Friday, September 18, 2009

personality and bedside manner

So Jeff's urologist appointment was less than stellar in my opinion... and the bedside manner needs a bit of work as well. After waiting over an hour to be called in, the doctor decided that even though he has struggled with chronic intermittent pain for 20 year now... there is little he is comfortable doing right now in fear it will make his situation worse rather than improve it. Since the pain usually is tolerable and he can usually go through an average day as usual, doing anything invasive to correct the problem is not advisable. (as long as he can "rise to the occasion" successfully, we should leave well enough alone) Not to mention that he thinks Jeff is a medical anomaly with several issues at play that are hard to diagnose in one visit. An invasive prostate check later, the doctor believes it may be an infection in his prostate causing the frequency of the pain to increase lately. So he is to take antibiotics for 30 days and have a follow up appointment to see if it made any difference with the pain.

After all, he has dealt with it for twenty years... what is another month? Doctor's words-not mine.

No need to address the varicocele or the hydrocele as it is minor, no blood drawn.... nothing. He got his temp and blood pressure from the nurse and a five minute exam with the doctor.

When asked about fertility issues, the doctor promptly stated that not only is he not interested in the fertility aspects of the problem, but he does not believe any medical intervention on his part will improve his morph/motility. "You should consider artificial insemination at this point," he said. Artificial insemination? Obviously he has no interest in it. I haven't heard it referred to as artificial insemination by a medical professional in... well ever. But I nodded my head like a good girl and mentioned we are already in the process of pursuing it. He mention he will be happy to refer us to a male fertility specialist if we would like, but he cannot help us there.

So here we are, another specialist appointment under our belts, half a day lost and we are nowhere closer than before. His numbers are not likely to get better, his pain will be chronic and we will need IUI. Although I appreciate to good doctor's opinion and have no reason to think he is not trying to help, but wow... the personality needs a little work. Perhaps some compassion even is in order.

Who do I make the check out to?

Thursday, September 17, 2009

today i give thanks for...

...learning I am in fact not alone in my struggles. Good friends I went to school with also have similar fertility challenges I do.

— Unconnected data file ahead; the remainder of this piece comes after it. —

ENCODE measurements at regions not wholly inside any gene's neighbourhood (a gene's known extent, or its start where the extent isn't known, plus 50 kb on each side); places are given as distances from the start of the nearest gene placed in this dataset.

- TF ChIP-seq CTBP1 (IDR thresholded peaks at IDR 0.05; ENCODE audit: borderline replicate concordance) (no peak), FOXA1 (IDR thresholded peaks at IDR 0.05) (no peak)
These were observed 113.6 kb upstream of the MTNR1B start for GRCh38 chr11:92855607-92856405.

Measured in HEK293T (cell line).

the one year standard

I just found out a friend of mine will be having a baby in 9 short months. They got married almost one year ago This is not the first time a friend has announced excitedly (coincidentally on their one year wedding anniversary) that they will be adding to their family. I can recall off the top of my head three recently. Don't get me wrong-I am thrilled for all of them. But at the same time, it hurts my heart. Maybe my "one year" happy new baby announcement got swept under the rug?

Then of course there is the one year standard when it comes to trying to concieve. If you are under 35... you need to try for a full year before pursuing fertility testing and treatment. Blech-I wish I had just lied and said we had tried for a year.

On a side note... every time we go to Walmart, it costs us $50. Perhaps this is a standard as well. Seems we adhere to that one easily!

image credited to

Tuesday, September 15, 2009

today i give thanks for...

...a place where I can write what I feel and will not be judged.

support groups

I am incredibly fortunate that I live nearby my fertility center where I can opt to spend one monday a month with others sharing in the journey. Last night's meeting helped me center myself again (apparently I need "centering" on a regular basis) as I tend to lose my way in the mess that is infertility.

Speaking of infertility... 23 cycles into this journey, with 22 past failed cycles, I somehow STILL cannot fully come to terms with the fact I am infertile. Typing it is even a challenge. After last night and the previous month's meeting, I literally was reduced to tears on the way home trying desperately to accept this blatant fact. I never wanted to be that person... as I am sure none of us do. But it seems that no matter how many times I set foot into the center and tell my story and hear other stories, it just won't sink in. I guess I still hold onto the dream I had when I was growing up - to fall in love and be a family - a right we all should have. Somewhere along the way, it was my fortune to be presented with this more complex and emotionally charged method of seeking my dreams. Perhaps when we meet with the RE on Monday and plan for our first IUI it will sink in.